Labour is planning to lower university tuition fees: a populist move or a needed reform?

University tuition fees have been a touchy topic in the past years, often linked to issues of class and privilege. Universities currently charge up to £9000 per year, after the Conservative/Liberal Democrats coalition government raised the tuition fee cap in 2012.

London, United Kingdom Demonstrators pass the Houses of Parliament during a protest against student loans and in favour of free education, in central London November 19, 2014. REUTERS/ Peter Nicholls
Thanks to devolution Scotland has been able to abolish undergraduate tuition fees for Scottish and European students (excluding students from England, Wales, and Northern Ireland, who do have to pay tuition fees). Already in 2011 the Labour Party had promised to cut university fees from £9000 to £6000 but until this past week the party had not presented a strategy to pursue this goal if elected in the next general elections.

Because of Labour’s vagueness, many have accused the party to try to win votes with a populist move that lacks consistency, while universities opposed the cuts fearing a loss in funding. Now the party’s leader Ed Miliband has finally revealed that the cuts would be funded by reducing tax reliefs pensions for higher earners. Miliband has made it clear that he is committed to fully fund universities while also making education accessible and preventing students to finish university surmounted by debt. The reform would enter in force in September 2016 and it has been welcomed by Universities UK, the body representing Britain’s universities.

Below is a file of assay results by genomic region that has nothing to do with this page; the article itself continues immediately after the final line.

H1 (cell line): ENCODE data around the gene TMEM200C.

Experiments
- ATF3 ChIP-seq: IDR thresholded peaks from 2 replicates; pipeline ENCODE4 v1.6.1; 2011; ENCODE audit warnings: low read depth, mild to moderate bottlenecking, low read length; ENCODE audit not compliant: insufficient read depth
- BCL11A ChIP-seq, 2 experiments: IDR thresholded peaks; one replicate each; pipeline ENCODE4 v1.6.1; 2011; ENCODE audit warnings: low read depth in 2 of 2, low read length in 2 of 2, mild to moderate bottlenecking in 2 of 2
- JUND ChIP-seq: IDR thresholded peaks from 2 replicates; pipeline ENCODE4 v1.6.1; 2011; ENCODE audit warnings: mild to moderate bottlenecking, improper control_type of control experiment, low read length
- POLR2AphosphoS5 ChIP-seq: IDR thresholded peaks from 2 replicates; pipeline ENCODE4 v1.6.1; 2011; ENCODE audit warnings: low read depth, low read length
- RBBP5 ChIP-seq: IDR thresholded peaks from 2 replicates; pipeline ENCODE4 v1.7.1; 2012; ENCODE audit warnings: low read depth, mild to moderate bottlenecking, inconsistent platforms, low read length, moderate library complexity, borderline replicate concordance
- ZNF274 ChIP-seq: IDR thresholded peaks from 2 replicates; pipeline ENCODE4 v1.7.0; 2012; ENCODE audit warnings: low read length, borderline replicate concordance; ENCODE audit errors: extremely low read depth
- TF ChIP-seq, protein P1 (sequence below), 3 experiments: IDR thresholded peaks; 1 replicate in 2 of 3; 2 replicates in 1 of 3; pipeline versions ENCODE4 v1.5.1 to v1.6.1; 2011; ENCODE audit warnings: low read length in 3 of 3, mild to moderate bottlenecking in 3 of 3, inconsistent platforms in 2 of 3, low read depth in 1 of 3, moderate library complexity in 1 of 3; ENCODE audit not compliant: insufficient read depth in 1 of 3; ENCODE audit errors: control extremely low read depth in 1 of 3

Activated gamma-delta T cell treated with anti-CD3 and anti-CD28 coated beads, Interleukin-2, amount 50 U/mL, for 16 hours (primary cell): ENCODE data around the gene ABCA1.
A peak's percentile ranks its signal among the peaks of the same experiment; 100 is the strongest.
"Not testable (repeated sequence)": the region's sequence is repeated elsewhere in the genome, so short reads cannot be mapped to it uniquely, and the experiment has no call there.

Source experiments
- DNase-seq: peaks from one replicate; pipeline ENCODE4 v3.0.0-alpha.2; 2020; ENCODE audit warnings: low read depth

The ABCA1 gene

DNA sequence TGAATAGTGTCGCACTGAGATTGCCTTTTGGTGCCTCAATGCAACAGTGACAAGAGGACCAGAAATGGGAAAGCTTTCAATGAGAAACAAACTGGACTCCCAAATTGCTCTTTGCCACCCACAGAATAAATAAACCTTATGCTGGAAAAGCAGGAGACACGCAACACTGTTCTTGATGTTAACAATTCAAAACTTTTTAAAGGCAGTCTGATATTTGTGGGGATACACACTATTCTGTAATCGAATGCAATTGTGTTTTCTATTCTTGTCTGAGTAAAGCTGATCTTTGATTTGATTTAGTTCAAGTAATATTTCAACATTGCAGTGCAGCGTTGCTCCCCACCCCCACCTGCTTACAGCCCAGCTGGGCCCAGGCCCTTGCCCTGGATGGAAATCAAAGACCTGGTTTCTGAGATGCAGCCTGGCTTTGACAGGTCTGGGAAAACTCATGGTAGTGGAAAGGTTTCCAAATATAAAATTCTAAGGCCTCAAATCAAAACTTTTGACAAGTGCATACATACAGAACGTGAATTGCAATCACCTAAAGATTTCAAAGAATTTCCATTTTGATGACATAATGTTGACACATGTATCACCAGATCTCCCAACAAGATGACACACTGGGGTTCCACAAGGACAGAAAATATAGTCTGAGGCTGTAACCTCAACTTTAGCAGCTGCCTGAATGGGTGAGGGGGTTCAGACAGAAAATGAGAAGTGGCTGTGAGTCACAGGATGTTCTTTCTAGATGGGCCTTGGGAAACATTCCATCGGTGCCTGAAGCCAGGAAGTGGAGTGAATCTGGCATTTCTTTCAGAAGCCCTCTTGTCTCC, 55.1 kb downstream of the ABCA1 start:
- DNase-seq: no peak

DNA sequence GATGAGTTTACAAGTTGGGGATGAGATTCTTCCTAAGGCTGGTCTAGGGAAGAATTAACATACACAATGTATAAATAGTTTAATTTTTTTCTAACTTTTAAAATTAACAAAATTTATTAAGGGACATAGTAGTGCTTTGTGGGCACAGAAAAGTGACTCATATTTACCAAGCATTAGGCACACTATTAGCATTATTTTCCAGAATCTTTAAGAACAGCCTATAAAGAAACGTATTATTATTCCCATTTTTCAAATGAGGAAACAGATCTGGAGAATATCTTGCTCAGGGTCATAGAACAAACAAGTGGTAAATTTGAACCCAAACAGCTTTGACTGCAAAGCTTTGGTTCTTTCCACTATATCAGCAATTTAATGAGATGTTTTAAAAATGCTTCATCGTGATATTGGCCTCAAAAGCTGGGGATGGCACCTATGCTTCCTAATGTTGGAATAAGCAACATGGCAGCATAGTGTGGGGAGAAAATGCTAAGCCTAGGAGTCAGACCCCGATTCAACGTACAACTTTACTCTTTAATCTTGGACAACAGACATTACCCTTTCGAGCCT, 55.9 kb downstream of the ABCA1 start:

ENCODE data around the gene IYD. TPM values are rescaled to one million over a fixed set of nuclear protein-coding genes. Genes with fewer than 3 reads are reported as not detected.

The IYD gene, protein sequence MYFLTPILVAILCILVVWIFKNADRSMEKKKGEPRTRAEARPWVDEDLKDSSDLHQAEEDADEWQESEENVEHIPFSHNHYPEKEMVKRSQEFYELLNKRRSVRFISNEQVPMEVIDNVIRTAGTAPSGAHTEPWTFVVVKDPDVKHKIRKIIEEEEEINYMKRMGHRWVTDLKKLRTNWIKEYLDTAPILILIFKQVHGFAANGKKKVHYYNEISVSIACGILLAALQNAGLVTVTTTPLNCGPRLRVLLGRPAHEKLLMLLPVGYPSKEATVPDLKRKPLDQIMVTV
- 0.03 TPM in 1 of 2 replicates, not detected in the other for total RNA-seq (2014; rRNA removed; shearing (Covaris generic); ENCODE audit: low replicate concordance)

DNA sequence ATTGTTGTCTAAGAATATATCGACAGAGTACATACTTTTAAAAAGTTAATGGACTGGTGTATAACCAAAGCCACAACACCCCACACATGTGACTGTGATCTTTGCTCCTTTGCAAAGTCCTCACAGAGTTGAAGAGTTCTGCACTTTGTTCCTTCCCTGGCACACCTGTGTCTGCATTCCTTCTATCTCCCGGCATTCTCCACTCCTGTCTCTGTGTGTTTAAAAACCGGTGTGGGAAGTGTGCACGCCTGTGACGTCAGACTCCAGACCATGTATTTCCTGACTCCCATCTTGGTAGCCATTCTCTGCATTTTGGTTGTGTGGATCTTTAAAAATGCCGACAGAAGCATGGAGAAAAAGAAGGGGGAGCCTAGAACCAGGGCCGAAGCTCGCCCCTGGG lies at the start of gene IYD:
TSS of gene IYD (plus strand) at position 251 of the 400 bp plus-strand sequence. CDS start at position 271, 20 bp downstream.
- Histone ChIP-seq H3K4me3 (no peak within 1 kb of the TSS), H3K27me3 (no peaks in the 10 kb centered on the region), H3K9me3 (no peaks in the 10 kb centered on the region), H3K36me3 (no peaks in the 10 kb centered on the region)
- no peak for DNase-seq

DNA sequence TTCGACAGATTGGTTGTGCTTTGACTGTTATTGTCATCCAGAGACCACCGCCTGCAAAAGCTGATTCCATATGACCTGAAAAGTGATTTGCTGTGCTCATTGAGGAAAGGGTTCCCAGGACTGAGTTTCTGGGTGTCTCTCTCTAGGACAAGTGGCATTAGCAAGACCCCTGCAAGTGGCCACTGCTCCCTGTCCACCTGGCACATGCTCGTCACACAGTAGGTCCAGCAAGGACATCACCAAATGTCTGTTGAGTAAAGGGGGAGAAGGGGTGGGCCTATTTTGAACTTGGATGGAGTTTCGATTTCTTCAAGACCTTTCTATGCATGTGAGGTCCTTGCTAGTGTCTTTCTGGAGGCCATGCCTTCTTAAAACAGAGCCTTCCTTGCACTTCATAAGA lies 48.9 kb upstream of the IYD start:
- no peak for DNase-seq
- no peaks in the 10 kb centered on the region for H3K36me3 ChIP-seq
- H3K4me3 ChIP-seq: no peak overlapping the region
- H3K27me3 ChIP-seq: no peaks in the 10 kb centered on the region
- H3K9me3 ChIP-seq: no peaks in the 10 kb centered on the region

The opposition has criticised the reform on multiple fronts. Business secretary Vince Cable has argued that the current system is proportional, fair, and well functioning. The student loan system comprises a basic student repayment structure whereby students have to repay 9% of earnings above £21,000 for up to 30 years. Once finished their degree, students pay accordingly to their income, if they are not earning anything within the first twenty months after graduation they do not pay anything at all. It is somewhat curious that Cable, a Liberal Democrat, is opposing the reform given that in the previous elections the Liberal Democrats were supposed to be the champions of protecting fee rise and faced a great political price after having to give up when entering coalition with the Conservatives.

Moreover, the opposition has tried to argue that the rise in tuition fees has not discouraged poor students from attending university. However, Labour claims that the rising non-repayment of loans is storing up a long-term problem for the public finances.

The Institute for Fiscal Studies, an independent research institute, calculates that a cut in fees of £3000 will not help significantly graduates who will be in the bottom 50% of earners. Instead, the reform would benefit those who currently pay their debts off rapidly because they are on high earnings. Labour intends to solve this by raising the interest rate on loans for wealthier graduates earning £47,000 a year or more and increasing the maintenance grant by £400 a year for students whose family income fell below £25,000.

Chancellor of the Exchequer and Conservative George Osborne has argued that the cuts in tax reliefs pensions would not only affect the very rich. On the contrary: “Far from hitting only the richest as Ed Miliband claimed, his new tax on pensions will hit many people on middle incomes including nurses, teachers and firefighters. So a tuition fees policy that only benefits better off students is being paid for by hardworking taxpayers on middle incomes.”

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